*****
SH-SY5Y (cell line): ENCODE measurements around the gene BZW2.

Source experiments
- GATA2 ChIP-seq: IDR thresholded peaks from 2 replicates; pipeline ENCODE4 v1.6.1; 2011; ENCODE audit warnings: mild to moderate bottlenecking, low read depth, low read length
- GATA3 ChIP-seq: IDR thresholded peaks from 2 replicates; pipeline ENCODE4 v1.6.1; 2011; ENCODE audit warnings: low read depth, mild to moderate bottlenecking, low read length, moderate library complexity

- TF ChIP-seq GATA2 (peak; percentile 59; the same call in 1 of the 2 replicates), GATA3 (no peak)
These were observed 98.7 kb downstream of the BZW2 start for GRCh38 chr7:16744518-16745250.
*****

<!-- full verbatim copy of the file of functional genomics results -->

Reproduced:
SH-SY5Y (cell line): ENCODE measurements around the gene BZW2.

Source experiments
- GATA2 ChIP-seq: IDR thresholded peaks from 2 replicates; pipeline ENCODE4 v1.6.1; 2011; ENCODE audit warnings: mild to moderate bottlenecking, low read depth, low read length
- GATA3 ChIP-seq: IDR thresholded peaks from 2 replicates; pipeline ENCODE4 v1.6.1; 2011; ENCODE audit warnings: low read depth, mild to moderate bottlenecking, low read length, moderate library complexity

- TF ChIP-seq GATA2 (peak; percentile 59; the same call in 1 of the 2 replicates), GATA3 (no peak)
These were observed 98.7 kb downstream of the BZW2 start for GRCh38 chr7:16744518-16745250.